Winner of the Edgar Award for Best First Novel A Time Best Mystery and Thriller Book of All Time The “gripping… page-turner” (Time) hitting all the best of summer reading lists, Miracle Creek is perfect for book clubs and fans of Liane Moriarty and Celeste Ng
How far will you go to protect your family? Will you keep their secrets? Ignore their lies?
In a small town in Virginia, a group of people know each other because they’re part of a special treatment center, a hyperbaric chamber that may cure a range of conditions from infertility to autism. But then the chamber explodes, two people die, and it’s clear the explosion wasn’t an accident.
A powerful showdown unfolds as the story moves across characters who are all maybe keeping secrets, hiding betrayals. Chapter by chapter, we shift alliances and gather evidence: Was it the careless mother of a patient? Was it the owners, hoping to cash in on a big insurance payment and send their daughter to college? Could it have been a protester, trying to prove the treatment isn’t safe?
“A stunning debut about parents, children and the unwavering hope of a better life, even when all hope seems lost" (Washington Post), Miracle Creek uncovers the worst prejudice and best intentions, tense rivalries and the challenges of parenting a child with special needs. It’s “a quick-paced murder mystery that plumbs the power and perils of community” (O Magazine) as it carefully pieces together the tense atmosphere of a courtroom drama and the complexities of life as an immigrant family. Drawing on the author’s own experiences as a Korean-American, former trial lawyer, and mother of a “miracle submarine” patient, this is a novel steeped in suspense and igniting discussion.
Recommended by Erin Morgenstern, Jean Kwok, Jennifer Weiner, Scott Turow, Laura Lippman, and moreMiracle Creek is a brave, moving debut from an unforgettable new voice.
Angie Kim moved as a preteen from Seoul, South Korea, to the suburbs of Baltimore. She attended Stanford University and Harvard Law School, where she was an editor of the Harvard Law Review, then practiced as a trial lawyer at Williams & Connolly. Her stories have won the Glamour Essay Contest and the Wabash Prize in Fiction, and appeared in numerous publications including The New York Times, Salon, Slate, The Southern Review, Sycamore Review, The Asian American Literary Review, and PANK. Kim lives in northern Virginia with her husband and three sons. Miracle Creek is her debut novel.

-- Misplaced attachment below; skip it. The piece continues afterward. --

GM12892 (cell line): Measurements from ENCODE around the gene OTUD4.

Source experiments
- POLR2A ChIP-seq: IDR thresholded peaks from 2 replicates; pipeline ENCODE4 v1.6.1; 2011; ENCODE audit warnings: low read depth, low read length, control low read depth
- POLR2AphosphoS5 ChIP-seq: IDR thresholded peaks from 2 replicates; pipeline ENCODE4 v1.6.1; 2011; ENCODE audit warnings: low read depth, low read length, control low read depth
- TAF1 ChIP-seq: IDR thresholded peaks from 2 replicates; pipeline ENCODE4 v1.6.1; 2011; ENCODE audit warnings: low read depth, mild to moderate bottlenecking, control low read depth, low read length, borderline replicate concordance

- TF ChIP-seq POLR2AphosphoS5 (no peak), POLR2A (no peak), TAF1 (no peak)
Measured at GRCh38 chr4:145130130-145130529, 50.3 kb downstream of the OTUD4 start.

Reading Group Guide
1. In the opening chapter of Miracle Creek, Young Yoo narrates her version of events on the evening of the HBOT explosion. What is the effect of this first-person narrative compared with the rest of the book, which is written in the third person? What are the details in Young’s story that create suspense? What does Young know that hints at the truth about what happened? What information is she missing?
2. Abe Patterley, the prosecuting attorney, calls Dr. Matt Thompson as his first witness against Elizabeth Ward. What dual purpose does Matt’s testimony serve? What does it reveal about Matt—what he believes about the effectiveness of HBOT and how he came to be undergoing treatments, as well as his personal life? What is Matt afraid of divulging in court?
3. What are some of the differences between American and Korean culture that the book explores? How are these experienced by Matt and Janine? By the Yoo family? How are the Korean characters stereotyped by others? How do they defy stereotype?
4. As the trial proceeds, the defense and prosecuting attorneys attempt to re-create the time line leading to the explosion. What are some of the lies and false assumptions contained in the testimony of witnesses and experts? What is the circumstantial evidence that led to Elizabeth’s arrest? How does each of the lawyers try to influence the jury?
5. Autism is diagnosed on a spectrum with a wide variation in symptoms, as evidenced by TJ Kozlowski and Henry Ward. In Miracle Creek, the mothers of autistic children are portrayed as having a wide range of beliefs about treatments for their children. What do Kitt, Elizabeth, and Ruth Weiss each believe about treatments? What are the circumstances of Kitt’s and Elizabeth’s lives that influence their behavior?